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Amazon Nimble Studio Offers Animators a Home in the Cloud

Nimble Collective co-founder Rex Grignon and Kyle Roche, Head of Immersive Technology for Amazon Web Services, talk about their recently-launched cloud-based production service.

Even before the COVID-19 pandemic forced much of the Media & Entertainment industry to adapt to nonlocal ways of working, the advantages of remote production were increasingly being recognized, and innovative pipeline models were gaining traction throughout the sector. Among those who first saw the potential in cloud-based animation platforms to both reduce costs and streamline production was Rex Grignon.

A longtime luminary at DreamWorks Animation, Grignon worked as head of character animation on such films as Antz, Shrek, and Madagascar and its sequels, and was the lead designer of the animation software Premo, which won a Technical Achievement Award from The Academy of Motion Picture Arts and Sciences. In 2014, along with fellow DreamWorks alumni Jason Schleifer, Bruce Wilson, and Scott LaFleur, and with the backing of a number of VC investors, Grignon founded the Nimble Collective. Four years later, they launched Nimble Studio, the industry's first end-to-end cloud-based platform for commercial studios and enterprise animation production.

The next milestone came less than a year later, in May 2019, when Nimble Collective was acquired by Amazon. “We found our visions in helping M&E companies move their workloads to the cloud to be very much aligned,” co-founder Grignon says of the acquisition. “Nimble was born on AWS [Amazon Web Services], so it was the perfect home for us!”

Fast forward to April 28, 2021, when AWS announced the general availability of Amazon Nimble Studio, a pay-as-you-go production service providing unlimited access to high-power accelerated workstations, high-speed storage, and on-demand rendering resources across Amazon’s global infrastructure. With no upfront fees or commitments, Amazon Nimble Studio enables customers to set up a content production studio – utilizing only the resources initially needed – in hours instead of weeks, and then to scale up resources when rendering demands peak, and spin them back down once projects are completed.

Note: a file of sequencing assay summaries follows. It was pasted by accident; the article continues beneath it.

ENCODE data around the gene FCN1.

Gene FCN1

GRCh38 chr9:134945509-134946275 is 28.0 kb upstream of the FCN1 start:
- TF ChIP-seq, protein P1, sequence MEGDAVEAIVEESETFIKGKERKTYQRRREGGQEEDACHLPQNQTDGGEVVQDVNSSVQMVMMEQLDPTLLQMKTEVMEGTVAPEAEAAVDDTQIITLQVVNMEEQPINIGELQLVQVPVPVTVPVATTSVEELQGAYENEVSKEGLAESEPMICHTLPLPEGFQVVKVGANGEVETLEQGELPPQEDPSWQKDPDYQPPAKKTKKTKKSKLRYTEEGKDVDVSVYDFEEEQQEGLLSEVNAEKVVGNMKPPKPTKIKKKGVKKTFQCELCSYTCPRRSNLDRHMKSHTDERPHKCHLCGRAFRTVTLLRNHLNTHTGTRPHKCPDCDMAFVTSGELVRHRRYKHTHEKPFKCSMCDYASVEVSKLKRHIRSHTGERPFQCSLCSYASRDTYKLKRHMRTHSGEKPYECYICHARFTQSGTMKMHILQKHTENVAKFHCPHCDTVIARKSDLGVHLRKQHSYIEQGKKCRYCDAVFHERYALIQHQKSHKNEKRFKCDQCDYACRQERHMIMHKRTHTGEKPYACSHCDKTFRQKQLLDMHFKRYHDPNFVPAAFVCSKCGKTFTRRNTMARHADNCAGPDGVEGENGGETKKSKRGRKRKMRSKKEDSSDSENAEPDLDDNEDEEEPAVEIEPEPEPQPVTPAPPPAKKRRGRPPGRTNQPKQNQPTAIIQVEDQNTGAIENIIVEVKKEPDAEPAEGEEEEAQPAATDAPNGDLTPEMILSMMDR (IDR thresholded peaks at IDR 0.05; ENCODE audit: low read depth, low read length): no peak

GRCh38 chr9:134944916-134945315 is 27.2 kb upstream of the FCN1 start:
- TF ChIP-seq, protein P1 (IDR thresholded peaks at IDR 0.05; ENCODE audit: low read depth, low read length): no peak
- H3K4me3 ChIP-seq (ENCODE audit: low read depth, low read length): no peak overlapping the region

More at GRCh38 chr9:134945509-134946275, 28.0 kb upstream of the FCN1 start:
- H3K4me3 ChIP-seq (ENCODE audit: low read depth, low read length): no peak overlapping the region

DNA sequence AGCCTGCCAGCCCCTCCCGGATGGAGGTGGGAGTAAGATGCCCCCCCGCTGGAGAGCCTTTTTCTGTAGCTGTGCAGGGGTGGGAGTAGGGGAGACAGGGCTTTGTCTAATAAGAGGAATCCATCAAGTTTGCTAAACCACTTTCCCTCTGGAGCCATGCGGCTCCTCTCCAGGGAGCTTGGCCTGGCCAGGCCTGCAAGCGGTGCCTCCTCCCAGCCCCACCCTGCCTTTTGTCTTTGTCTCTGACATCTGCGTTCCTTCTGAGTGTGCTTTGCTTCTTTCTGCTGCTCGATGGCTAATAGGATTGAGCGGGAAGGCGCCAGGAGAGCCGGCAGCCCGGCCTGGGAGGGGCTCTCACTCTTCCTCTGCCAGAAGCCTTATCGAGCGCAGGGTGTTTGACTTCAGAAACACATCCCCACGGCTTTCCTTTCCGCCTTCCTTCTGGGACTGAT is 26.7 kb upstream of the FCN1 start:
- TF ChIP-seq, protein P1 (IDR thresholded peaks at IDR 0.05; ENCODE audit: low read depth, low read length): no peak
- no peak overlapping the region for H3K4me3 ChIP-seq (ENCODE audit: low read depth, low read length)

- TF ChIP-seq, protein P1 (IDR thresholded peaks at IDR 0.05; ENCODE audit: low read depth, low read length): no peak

“We’d been interested in helping customers with these large workloads in M&E for years,” says Kyle Roche, Head of Immersive Technology, AWS. “Customers had challenges with moving massive amounts of data up to the cloud, getting things staged and organized before they could render. So, over the years, we started to see the push for virtual workstations come up. Because if you're rendering in the cloud, getting your data next to where you're rendering really helps streamline that process. You don't have this abrupt end of your on-premises workload, followed by your cloud workload.”

Roche also emphasizes that their goal is to provide end-to-end services to clients of any size, from major studios to independent artists.

“That's one of the important distinctions of our platform,” he confirms. “We want this to work for all different levels of studios. There’s full API support, with the ability to configure everything that the bigger studios need. And then there’s a wizard-like feature called StudioBuilder to help the smaller indie shops get set up more easily.”

An example of Amazon Nimble Studio at work is Spanner, an animated short created by FuzzyPixel, a production team within AWS made up of artists and creatives that test new technology to help ensure it stands up to the rigors of real-world production. Read more about the project here, and take a few minutes to enjoy the film.

Yet, given that studios have a large variety of technologies – from licensed software, to their proprietary systems, to renderfarms and workstations – is it really plausible to effectively integrate everything? Or is it more realistic for established studios to create an essentially self-contained environment on Amazon’s platform that would interface with their in-house systems, but would be a separate entity?